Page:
RSS

Monthly Archives: October 2011

RSS Feeds for Education

My shared items.

I have used something like RSS in my personal blog to look up my friends and family blogs.  I have to go to my blog and then listed on the side is all the new updated blogs that I follow.  It makes life so much easier so that I don’t have to check fifty different blogs.  The RSS feed is just like that.

There are many different ways that I could use this in the classroom.  One way would be for each of my students to create a blog and then have assignments be posted on their blogs.  On the blogs not only would they do assignments but they could also pose questions and get answers from their fellow classmates and teacher.  This would really work well for the introverts who really struggle speaking in front of groups.  I would have all the students set up an RSS feed from the class and part of their grade would be participation on the blogs once a week or every other week.

I wish that I was teaching in a class where I could implement it.  It sounds like it could be a lot of fun.  The RSS feed takes all the time consumption out of the way and allows the teacher to really focus on the information and questions posted.

There are many benefits I am going to gain from the knowledge that I learned about using RSS.   One thing, I don’t have to look up all the different news websites that I go to.  I can have updated news brought to me.  Another benefit is time.  All the time I spent looking up things can now be spent looking up more things J or spending more time with my family.  Along with using RSS, knowing how to share it allows for greater communication and instant information transfer.  RSS also allows you to focus on the information that you want to receive instead of searching through tons of different information that you really don’t need or want to look at.

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Tech Trends Lesson Plan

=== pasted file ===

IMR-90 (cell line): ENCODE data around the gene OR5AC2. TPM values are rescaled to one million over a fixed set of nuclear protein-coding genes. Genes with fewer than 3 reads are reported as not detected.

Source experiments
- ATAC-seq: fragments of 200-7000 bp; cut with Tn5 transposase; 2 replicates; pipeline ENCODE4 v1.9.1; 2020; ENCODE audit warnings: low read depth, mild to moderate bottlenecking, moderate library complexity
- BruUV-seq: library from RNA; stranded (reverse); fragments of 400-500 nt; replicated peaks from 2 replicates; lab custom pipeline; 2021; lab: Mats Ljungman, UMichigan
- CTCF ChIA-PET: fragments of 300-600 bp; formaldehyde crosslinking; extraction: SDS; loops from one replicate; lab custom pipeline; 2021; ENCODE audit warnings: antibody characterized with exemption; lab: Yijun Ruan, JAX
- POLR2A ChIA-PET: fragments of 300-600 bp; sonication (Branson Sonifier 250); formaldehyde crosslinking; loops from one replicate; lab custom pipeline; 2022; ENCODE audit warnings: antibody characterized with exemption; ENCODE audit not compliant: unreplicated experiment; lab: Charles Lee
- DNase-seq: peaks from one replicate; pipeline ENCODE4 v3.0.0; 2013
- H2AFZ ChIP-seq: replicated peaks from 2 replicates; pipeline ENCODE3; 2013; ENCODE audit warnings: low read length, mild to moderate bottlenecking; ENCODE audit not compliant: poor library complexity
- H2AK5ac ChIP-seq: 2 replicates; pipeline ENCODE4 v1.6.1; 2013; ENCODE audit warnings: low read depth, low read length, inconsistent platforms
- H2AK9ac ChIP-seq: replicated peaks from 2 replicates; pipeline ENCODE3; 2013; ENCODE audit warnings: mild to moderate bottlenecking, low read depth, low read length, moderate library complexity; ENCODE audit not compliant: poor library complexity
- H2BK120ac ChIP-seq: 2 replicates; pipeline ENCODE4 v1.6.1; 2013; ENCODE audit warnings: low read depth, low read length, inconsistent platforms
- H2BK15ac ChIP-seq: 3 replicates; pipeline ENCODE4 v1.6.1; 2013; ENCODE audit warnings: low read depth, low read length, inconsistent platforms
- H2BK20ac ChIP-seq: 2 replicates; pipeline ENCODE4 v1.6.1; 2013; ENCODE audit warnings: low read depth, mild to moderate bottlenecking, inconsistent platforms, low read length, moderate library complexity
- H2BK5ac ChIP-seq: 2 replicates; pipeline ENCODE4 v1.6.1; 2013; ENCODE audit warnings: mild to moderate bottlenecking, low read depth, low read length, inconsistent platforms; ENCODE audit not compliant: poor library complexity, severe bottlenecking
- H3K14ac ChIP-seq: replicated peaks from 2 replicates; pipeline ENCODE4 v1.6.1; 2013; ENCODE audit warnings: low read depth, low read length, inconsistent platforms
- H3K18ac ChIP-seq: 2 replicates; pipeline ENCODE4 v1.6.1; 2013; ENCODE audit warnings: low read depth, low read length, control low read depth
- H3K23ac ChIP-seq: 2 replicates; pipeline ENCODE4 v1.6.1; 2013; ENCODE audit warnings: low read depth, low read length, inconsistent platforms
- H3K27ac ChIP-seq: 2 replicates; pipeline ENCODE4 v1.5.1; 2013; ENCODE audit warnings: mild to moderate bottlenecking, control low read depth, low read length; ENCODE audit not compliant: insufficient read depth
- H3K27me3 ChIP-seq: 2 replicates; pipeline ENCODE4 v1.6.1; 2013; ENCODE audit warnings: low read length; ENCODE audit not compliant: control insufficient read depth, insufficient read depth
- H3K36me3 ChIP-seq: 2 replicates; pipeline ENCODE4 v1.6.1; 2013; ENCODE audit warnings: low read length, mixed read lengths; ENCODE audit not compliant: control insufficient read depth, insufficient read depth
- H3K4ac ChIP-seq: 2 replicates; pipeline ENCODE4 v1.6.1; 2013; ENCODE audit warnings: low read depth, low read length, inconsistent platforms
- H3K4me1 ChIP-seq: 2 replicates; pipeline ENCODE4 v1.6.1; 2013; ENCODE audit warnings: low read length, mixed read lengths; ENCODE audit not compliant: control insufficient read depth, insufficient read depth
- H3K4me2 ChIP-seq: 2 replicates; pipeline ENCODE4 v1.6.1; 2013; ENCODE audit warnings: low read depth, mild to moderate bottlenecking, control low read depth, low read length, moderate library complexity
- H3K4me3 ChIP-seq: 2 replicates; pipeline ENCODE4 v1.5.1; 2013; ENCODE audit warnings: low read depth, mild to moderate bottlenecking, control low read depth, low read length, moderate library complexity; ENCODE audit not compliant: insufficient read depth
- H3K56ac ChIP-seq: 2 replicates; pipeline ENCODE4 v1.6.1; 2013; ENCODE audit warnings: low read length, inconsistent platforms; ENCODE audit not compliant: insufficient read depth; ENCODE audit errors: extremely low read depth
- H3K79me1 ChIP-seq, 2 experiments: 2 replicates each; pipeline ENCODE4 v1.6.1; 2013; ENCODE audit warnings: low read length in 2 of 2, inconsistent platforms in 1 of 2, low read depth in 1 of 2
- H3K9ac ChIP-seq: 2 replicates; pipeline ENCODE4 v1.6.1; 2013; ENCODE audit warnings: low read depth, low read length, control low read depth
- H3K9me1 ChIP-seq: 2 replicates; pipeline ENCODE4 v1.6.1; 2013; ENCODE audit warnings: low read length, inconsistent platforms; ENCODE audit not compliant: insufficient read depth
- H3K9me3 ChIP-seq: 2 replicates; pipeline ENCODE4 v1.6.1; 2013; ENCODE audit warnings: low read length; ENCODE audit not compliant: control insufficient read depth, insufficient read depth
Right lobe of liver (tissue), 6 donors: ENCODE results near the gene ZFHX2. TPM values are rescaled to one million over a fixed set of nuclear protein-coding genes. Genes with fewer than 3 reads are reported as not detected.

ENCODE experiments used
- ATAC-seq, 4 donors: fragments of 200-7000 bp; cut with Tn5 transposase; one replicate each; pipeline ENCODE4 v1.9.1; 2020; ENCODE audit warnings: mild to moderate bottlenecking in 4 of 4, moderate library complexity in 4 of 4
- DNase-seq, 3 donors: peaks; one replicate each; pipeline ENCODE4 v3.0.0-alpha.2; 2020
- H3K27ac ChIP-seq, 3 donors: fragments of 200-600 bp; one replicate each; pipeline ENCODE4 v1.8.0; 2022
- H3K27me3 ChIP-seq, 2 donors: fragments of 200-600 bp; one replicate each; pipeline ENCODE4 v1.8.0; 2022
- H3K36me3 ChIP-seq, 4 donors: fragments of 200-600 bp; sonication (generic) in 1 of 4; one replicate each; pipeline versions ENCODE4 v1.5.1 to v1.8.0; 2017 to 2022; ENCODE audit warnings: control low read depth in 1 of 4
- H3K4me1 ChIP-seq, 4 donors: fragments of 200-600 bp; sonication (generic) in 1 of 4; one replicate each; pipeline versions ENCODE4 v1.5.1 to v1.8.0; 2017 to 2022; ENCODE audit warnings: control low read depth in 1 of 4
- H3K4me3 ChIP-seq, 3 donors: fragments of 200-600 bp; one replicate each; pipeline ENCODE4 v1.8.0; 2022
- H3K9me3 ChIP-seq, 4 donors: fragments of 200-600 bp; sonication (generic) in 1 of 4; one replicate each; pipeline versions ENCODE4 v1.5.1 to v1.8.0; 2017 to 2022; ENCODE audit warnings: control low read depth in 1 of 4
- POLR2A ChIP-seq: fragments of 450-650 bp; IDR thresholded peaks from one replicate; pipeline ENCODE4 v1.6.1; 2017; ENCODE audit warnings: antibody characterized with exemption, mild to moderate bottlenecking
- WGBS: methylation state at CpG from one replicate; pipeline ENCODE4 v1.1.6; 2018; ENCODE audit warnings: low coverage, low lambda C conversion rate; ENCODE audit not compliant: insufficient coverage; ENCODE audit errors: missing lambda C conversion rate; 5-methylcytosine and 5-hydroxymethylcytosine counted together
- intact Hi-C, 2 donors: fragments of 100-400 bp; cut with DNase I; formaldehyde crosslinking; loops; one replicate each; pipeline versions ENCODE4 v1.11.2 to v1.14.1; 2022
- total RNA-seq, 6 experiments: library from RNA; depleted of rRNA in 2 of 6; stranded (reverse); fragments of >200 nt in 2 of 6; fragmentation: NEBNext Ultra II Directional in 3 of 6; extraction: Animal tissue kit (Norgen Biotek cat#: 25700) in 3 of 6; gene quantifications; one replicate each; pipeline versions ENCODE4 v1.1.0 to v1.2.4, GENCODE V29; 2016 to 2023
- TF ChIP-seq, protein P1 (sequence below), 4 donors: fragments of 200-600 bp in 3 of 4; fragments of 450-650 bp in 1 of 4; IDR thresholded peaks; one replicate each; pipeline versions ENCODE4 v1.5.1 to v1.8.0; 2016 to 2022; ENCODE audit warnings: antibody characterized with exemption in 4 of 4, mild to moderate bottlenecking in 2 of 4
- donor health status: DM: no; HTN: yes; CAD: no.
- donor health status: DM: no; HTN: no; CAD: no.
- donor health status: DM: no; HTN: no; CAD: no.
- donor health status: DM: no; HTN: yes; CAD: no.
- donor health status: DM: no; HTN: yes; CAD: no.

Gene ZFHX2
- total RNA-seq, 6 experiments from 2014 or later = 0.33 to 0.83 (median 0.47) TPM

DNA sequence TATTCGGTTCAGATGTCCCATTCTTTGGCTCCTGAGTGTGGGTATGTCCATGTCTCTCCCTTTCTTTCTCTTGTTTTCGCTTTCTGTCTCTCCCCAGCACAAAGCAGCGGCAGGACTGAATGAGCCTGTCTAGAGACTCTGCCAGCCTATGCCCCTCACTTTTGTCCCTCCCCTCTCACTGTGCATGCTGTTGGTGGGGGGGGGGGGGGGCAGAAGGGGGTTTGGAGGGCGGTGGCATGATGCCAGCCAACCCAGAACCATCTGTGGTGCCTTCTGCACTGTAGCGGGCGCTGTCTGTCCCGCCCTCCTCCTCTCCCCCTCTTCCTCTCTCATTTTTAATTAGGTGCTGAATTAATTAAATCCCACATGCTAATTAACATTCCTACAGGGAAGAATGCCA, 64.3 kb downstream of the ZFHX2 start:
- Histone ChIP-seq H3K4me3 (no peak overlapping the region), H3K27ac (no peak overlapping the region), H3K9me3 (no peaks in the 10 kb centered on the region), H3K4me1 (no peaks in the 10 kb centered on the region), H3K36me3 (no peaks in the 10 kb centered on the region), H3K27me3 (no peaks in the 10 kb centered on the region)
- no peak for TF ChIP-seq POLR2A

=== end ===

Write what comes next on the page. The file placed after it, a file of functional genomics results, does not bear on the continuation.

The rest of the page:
I work for Idaho Digital Learning Academy and they were in the news for using the WII in their physical education classes.  I have thought that it was very interesting.  I have just recently received my certification in physical education for the state of Idaho and love to see how I can incorporate technology into this type of classroom.  While I was teaching physical education I had a student with various learning and physical disabilities that limited the amount of participation he could do in class.  Using the WII and other gaming type systems, students like the one I had could begin to feel more like the class and feel like they are participating and contributing to a class that traditionally singles out those with learning and physical disabilities.   I also have a cousin who is in a wheelchair and new technologies like this are allowing him to participate more, when before he was resigned to sitting off to the side just watching or keeping score.

Gaming-based technology for the Horizon report focuses on gaming strategies like the one I listed above.  It also talks about using what kids love and are constantly doing to the advantage of the teacher and education.  They are figuring out ways to adapt more to the students and the new learning strategies that are being presented with the way technology has exploded and taken over.

 

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Horizon Report Tech Trend

https://docs.google.com/Doc?docid=0Aap2xjr1XU9xZGhrd25wd2hfMTVkdHpzMzRndg&hl=en_US

I have had an interest in game-based technology ever since an article in one of the Idaho newspapers that said that some online schools were starting to use the Wii for Physical Education classes.  At the time I had just finished getting my endorsement for teaching secondary Physical Education for the state of Idaho and also starting teaching for Idaho Digital Learning Academy.  I currently do not teach Physical Education for them so I am unable to actually see it working, but I love the idea.